Call it the year of dreaming dangerously: 2011 caught the world off guard with a series of shattering events. While protesters in New York, Cairo, London, and Athens took to the streets in pursuit of emancipation, obscure destructive fantasies inspired the world’s racist populists in places as far apart as Hungary and Arizona, achieving a horrific consummation in the actions of mass murderer Anders Breivik.
The subterranean work of dissatisfaction continues. Rage is building, and a new wave of revolts and disturbances will follow. Why? Because the events of 2011 augur a new political reality. These are limited, distorted—sometimes even perverted—fragments of a utopian future lying dormant in the present.
“Such passion, in a man whose work forms a bridge between the minutiae of popular culture and the big abstract problems of existence, is invigorating, entertaining and expanding inquiring minds around the world.”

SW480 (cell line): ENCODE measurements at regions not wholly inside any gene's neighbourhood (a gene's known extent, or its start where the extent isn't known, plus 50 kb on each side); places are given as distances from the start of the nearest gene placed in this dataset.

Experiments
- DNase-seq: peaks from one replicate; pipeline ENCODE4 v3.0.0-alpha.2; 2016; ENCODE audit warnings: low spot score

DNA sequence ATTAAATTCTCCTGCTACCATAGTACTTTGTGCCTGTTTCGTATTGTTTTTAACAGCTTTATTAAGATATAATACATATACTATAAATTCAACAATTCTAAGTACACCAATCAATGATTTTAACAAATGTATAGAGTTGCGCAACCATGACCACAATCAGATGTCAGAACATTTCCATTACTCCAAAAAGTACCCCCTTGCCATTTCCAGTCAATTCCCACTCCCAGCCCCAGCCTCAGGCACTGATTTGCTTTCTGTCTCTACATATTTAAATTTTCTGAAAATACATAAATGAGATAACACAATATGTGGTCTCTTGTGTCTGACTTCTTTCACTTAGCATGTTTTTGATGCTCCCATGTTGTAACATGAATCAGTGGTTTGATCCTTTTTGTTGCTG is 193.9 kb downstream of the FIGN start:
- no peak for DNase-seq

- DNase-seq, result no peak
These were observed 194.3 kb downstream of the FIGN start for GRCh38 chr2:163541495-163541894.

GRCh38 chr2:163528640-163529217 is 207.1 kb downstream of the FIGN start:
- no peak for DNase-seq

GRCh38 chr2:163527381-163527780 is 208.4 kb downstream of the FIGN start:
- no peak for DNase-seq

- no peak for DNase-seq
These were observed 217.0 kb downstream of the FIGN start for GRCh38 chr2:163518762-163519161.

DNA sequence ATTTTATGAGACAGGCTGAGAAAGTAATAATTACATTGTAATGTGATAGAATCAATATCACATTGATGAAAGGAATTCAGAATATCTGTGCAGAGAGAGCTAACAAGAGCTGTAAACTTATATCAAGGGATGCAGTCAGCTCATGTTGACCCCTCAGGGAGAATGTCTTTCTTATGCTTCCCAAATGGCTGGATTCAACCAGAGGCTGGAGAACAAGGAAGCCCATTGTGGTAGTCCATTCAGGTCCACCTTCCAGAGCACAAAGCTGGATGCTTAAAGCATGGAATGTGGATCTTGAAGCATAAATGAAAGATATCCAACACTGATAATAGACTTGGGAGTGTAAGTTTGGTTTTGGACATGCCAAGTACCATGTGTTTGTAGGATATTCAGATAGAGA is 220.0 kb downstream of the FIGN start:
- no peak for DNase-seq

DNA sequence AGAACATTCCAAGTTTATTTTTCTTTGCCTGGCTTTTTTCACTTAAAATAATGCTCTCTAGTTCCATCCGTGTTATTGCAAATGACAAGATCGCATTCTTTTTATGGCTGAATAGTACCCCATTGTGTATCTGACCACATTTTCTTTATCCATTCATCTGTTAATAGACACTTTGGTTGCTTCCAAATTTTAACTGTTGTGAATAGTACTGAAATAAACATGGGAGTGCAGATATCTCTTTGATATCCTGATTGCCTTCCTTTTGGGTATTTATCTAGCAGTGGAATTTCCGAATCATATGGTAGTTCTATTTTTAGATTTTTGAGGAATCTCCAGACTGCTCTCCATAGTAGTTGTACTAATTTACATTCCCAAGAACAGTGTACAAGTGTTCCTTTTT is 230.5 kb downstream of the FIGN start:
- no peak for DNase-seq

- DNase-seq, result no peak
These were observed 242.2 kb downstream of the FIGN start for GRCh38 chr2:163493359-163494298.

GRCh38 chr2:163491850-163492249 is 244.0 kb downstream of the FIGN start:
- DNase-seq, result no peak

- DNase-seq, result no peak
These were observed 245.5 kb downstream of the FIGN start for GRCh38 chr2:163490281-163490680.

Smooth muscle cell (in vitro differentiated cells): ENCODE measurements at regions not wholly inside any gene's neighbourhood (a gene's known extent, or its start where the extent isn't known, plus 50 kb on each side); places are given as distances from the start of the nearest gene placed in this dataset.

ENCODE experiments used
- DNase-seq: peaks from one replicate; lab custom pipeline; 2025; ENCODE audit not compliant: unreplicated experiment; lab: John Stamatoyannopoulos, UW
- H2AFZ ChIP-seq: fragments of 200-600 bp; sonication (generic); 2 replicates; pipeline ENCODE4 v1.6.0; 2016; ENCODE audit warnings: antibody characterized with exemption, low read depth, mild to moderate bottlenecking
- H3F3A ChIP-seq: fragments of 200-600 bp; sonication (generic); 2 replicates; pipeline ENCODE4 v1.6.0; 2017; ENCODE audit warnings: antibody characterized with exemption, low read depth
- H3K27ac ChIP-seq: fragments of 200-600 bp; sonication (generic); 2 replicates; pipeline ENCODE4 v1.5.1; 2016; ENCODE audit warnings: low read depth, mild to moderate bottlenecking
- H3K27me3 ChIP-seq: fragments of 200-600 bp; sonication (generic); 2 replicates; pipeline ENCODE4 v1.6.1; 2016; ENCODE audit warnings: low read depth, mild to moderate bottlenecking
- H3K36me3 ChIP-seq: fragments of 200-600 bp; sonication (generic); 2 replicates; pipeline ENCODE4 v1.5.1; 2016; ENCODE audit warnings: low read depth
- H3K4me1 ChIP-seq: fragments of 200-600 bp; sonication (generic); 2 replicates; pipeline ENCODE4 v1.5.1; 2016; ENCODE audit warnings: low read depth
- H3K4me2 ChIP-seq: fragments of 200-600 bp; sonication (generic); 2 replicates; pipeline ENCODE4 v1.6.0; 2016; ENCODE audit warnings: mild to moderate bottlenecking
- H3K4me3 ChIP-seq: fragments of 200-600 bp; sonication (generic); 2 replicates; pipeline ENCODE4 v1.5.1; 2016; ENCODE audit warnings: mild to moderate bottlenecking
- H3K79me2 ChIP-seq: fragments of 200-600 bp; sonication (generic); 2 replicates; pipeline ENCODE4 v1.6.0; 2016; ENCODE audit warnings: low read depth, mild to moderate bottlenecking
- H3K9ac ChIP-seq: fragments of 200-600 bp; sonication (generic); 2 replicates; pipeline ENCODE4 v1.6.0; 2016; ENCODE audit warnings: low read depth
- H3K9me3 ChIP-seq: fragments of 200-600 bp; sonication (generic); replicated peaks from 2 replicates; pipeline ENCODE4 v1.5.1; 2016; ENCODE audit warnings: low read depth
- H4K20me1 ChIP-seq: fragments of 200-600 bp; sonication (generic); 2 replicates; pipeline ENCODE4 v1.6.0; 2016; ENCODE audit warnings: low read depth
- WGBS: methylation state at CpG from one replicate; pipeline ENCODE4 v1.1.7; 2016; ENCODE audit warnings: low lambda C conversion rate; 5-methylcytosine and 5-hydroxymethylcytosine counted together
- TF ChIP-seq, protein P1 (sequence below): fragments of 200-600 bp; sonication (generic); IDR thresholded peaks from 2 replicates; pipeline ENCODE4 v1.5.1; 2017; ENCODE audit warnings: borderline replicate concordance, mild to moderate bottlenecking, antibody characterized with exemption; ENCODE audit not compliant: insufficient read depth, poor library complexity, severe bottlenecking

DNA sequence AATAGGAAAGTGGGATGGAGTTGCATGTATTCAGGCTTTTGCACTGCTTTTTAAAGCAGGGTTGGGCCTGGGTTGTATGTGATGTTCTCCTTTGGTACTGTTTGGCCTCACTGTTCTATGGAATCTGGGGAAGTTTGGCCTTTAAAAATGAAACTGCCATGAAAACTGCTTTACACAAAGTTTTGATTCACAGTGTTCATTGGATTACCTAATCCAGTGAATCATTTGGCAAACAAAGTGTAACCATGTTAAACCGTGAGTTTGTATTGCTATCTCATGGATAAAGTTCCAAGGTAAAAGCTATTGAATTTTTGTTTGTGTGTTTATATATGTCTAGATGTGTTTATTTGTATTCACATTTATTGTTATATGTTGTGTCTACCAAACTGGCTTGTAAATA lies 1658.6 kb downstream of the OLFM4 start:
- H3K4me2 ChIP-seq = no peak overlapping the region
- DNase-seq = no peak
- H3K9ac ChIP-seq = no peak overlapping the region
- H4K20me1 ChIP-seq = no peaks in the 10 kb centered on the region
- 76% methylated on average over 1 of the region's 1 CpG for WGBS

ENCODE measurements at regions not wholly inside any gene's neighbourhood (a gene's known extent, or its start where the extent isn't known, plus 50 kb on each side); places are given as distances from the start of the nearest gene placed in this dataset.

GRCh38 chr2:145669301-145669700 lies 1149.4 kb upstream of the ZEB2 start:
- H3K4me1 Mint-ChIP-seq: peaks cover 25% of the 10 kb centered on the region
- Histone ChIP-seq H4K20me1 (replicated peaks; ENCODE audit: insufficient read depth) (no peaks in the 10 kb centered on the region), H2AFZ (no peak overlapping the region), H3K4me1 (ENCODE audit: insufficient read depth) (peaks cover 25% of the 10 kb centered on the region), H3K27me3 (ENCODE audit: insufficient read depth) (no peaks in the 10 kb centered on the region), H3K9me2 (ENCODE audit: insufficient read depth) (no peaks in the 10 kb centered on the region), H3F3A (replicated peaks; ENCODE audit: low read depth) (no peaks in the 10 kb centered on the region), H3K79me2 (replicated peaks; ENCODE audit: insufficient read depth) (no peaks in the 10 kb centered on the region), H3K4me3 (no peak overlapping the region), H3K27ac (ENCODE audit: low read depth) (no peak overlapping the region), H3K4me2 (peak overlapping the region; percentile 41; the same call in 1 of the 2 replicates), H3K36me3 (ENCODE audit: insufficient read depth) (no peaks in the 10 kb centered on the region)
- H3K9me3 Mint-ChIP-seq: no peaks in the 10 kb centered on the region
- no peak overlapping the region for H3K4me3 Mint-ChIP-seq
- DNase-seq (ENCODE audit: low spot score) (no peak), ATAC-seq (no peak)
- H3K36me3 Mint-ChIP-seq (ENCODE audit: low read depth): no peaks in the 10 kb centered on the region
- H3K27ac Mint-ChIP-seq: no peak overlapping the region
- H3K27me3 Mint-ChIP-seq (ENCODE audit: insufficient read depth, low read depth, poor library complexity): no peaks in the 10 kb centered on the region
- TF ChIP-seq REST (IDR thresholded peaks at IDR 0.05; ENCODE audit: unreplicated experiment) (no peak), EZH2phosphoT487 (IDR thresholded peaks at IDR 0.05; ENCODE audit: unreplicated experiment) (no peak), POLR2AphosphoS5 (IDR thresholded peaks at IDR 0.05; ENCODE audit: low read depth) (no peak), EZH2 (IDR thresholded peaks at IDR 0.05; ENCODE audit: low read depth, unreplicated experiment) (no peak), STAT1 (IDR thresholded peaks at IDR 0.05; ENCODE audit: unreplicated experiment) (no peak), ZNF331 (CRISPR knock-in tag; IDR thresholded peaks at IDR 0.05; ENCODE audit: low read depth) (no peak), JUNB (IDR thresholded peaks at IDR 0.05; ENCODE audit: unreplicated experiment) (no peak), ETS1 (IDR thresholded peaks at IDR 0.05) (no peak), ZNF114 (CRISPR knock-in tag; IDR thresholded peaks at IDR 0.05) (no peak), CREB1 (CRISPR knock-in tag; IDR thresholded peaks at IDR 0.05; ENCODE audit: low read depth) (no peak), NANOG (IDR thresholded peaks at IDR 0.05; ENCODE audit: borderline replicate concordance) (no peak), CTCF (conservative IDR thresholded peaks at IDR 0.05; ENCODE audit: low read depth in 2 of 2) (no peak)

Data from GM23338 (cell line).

“A great provocateur and an immensely suggestive and even dashing writer ... Žižek writes with passion and an aphoristic energy that is spellbinding.”
“The thinker of choice for Europe’s young intellectual vanguard.”
“Zizek’s ingenious handling of culture, films, philosophy, intellectual history, personal stories, daily politics, combined with a politically incorrect wit (especially in his lectures) is truly enjoyable. This at times overwhelming combination of ideas remains unmatched in the contemporary intellectual scene.”
“[Žižek highlights] exciting trends in class-organization, political consciousness, cooperation, and struggle … [and] frames various victories as "signs from the future" so the necessity of inner subjective engagement with social struggle becomes clear.”
“His ability to fuse together Martin Heidegger's 'fundamental ontology,' Francis Fukuyama's 'end of history' and Naomi Klein's 'shock doctrine' in order to undermine our liberal and tolerant democratic structures is a practice few intellectuals are capable of.”